A challenge by environmentalists to the construction of three highway projects in Southwest Austin comes before a federal court Wednesday, the culmination of decades-long resistance to building Texas 45 Southwest. Here are some key things to know about the dispute:
• Who’s involved: The challenge was filed in February 2016 by a dozen plaintiffs, including the Save Our Springs Alliance, Save Barton Creek Association, Clean Water Action, singer Jerry Jeff Walker and former Austin Mayors Frank Cooksey and Carole Keeton.
• The central argument: The plaintiffs contend the Texas Department of Transportation and the Central Texas Regional Mobility Authority should have conducted a single environmental study on the three projects: the Texas 45 Southwest tollway, an underpass project on South MoPac Boulevard near Circle C, and proposed toll lanes on South MoPac. Instead, each project was reviewed separately.
• Why that matters: The plaintiffs say that reviewing all three together would force TxDOT to analyze how the projects affect each other — Texas 45 Southwest will generate additional traffic on South MoPac, for instance, and vice versa. From the highway builders’ standpoint, a judgment ordering a single environmental study would, at the least, shut down Texas 45 Southwest construction and delay the other projects for several years.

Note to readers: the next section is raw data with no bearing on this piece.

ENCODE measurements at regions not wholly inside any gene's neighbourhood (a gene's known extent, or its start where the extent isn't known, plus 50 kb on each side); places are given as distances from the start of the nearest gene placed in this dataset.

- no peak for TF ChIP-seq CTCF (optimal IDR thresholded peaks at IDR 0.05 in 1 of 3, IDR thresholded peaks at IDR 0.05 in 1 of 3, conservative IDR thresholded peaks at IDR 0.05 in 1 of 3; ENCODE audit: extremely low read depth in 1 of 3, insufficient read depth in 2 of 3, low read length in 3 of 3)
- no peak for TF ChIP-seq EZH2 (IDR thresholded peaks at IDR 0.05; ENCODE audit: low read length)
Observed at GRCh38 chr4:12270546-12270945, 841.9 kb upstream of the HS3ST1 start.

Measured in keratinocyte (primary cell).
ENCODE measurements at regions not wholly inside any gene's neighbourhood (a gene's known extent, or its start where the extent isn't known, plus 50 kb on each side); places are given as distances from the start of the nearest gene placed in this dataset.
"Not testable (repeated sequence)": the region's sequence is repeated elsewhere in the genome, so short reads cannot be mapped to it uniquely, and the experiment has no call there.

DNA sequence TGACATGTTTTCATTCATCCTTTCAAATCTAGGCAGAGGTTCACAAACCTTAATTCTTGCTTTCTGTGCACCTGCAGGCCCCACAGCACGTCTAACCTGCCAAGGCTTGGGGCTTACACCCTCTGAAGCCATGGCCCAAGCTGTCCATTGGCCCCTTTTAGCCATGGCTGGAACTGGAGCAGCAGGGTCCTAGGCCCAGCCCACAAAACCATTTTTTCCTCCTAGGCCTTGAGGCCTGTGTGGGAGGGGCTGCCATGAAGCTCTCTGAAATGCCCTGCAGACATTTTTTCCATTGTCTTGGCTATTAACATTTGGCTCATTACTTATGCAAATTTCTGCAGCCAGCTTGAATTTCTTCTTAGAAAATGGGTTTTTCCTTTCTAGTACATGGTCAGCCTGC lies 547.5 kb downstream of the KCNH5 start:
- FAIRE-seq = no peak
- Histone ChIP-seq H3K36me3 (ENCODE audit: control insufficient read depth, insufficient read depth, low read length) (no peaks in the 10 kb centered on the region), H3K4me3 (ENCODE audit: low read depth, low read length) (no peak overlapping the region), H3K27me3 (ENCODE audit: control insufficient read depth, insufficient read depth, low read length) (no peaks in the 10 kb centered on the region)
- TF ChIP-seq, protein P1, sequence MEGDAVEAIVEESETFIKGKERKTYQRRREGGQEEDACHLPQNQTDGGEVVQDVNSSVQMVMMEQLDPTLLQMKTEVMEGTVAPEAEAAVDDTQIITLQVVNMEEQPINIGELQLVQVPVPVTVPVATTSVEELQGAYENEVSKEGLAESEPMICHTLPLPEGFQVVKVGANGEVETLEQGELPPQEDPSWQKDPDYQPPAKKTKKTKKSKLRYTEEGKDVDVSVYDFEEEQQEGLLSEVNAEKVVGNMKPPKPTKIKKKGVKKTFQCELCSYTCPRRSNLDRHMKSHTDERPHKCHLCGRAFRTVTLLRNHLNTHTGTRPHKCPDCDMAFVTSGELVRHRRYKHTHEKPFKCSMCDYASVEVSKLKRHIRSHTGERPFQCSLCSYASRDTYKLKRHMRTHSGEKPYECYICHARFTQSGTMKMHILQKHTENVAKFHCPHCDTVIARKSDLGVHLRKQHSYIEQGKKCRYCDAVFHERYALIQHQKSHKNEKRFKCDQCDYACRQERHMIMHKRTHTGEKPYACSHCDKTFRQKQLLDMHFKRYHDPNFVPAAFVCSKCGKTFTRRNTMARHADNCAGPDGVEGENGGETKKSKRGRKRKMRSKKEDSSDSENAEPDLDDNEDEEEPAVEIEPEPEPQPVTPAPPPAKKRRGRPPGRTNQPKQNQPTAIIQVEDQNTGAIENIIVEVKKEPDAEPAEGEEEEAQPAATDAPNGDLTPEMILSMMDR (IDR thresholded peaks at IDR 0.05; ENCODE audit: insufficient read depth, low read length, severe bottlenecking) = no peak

• An early indication: U.S. District Judge Lee Yeakel heard arguments in October for a temporary injunction and decided to let land-clearing proceed for Texas 45 Southwest. He found the plaintiffs had “failed to establish a substantial likelihood of success on the merits” of their lawsuit, a ruling that was upheld on appeal.
• What’s still at stake: The land-clearing is finished along the 3.6-mile-long route and construction has begun on Texas 45 Southwest. But the plaintiffs argue that environmental damage will continue throughout construction and after the tollway opens, so their lawsuit hasn’t been rendered moot.
• The other two projects: Construction of the South MoPac underpasses won’t begin until at least May, pending the result of this lawsuit and talks with U.S. Fish and Wildlife Service prompted by a separate legal challenge. The South MoPac toll project has been delayed indefinitely by the lawsuit.
Get the latest
Follow our coverage of the trial Wednesday at mystatesman.com .